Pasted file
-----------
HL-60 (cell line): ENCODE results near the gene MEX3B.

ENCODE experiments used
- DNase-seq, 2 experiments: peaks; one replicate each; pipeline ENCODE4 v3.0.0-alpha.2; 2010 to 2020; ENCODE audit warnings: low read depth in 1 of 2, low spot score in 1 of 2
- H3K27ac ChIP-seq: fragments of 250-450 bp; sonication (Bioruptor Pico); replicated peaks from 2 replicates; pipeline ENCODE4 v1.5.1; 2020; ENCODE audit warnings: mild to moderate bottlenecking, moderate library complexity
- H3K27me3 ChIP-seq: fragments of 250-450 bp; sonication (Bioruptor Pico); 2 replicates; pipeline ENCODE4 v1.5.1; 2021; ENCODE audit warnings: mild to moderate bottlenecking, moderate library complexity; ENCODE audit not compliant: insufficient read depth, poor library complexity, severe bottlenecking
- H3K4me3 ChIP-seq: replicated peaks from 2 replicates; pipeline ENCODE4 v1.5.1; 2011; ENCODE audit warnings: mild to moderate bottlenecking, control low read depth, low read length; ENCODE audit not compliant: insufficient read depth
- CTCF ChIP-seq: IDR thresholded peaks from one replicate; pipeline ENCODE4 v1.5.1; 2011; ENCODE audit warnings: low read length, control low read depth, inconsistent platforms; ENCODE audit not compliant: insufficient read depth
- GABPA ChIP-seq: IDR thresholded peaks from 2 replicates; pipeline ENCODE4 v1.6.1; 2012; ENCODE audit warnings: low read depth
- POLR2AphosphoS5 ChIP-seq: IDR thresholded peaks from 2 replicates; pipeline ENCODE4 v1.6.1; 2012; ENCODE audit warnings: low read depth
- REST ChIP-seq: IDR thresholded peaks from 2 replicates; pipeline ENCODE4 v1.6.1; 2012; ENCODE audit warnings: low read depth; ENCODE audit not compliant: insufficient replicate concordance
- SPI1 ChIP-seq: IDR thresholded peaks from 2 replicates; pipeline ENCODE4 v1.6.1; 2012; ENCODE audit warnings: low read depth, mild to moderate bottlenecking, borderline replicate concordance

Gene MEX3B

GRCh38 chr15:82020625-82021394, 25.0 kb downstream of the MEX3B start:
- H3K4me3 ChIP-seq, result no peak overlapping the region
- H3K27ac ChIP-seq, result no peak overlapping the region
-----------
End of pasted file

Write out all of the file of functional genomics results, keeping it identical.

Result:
HL-60 (cell line): ENCODE results near the gene MEX3B.

ENCODE experiments used
- DNase-seq, 2 experiments: peaks; one replicate each; pipeline ENCODE4 v3.0.0-alpha.2; 2010 to 2020; ENCODE audit warnings: low read depth in 1 of 2, low spot score in 1 of 2
- H3K27ac ChIP-seq: fragments of 250-450 bp; sonication (Bioruptor Pico); replicated peaks from 2 replicates; pipeline ENCODE4 v1.5.1; 2020; ENCODE audit warnings: mild to moderate bottlenecking, moderate library complexity
- H3K27me3 ChIP-seq: fragments of 250-450 bp; sonication (Bioruptor Pico); 2 replicates; pipeline ENCODE4 v1.5.1; 2021; ENCODE audit warnings: mild to moderate bottlenecking, moderate library complexity; ENCODE audit not compliant: insufficient read depth, poor library complexity, severe bottlenecking
- H3K4me3 ChIP-seq: replicated peaks from 2 replicates; pipeline ENCODE4 v1.5.1; 2011; ENCODE audit warnings: mild to moderate bottlenecking, control low read depth, low read length; ENCODE audit not compliant: insufficient read depth
- CTCF ChIP-seq: IDR thresholded peaks from one replicate; pipeline ENCODE4 v1.5.1; 2011; ENCODE audit warnings: low read length, control low read depth, inconsistent platforms; ENCODE audit not compliant: insufficient read depth
- GABPA ChIP-seq: IDR thresholded peaks from 2 replicates; pipeline ENCODE4 v1.6.1; 2012; ENCODE audit warnings: low read depth
- POLR2AphosphoS5 ChIP-seq: IDR thresholded peaks from 2 replicates; pipeline ENCODE4 v1.6.1; 2012; ENCODE audit warnings: low read depth
- REST ChIP-seq: IDR thresholded peaks from 2 replicates; pipeline ENCODE4 v1.6.1; 2012; ENCODE audit warnings: low read depth; ENCODE audit not compliant: insufficient replicate concordance
- SPI1 ChIP-seq: IDR thresholded peaks from 2 replicates; pipeline ENCODE4 v1.6.1; 2012; ENCODE audit warnings: low read depth, mild to moderate bottlenecking, borderline replicate concordance

Gene MEX3B

GRCh38 chr15:82020625-82021394, 25.0 kb downstream of the MEX3B start:
- H3K4me3 ChIP-seq, result no peak overlapping the region
- H3K27ac ChIP-seq, result no peak overlapping the region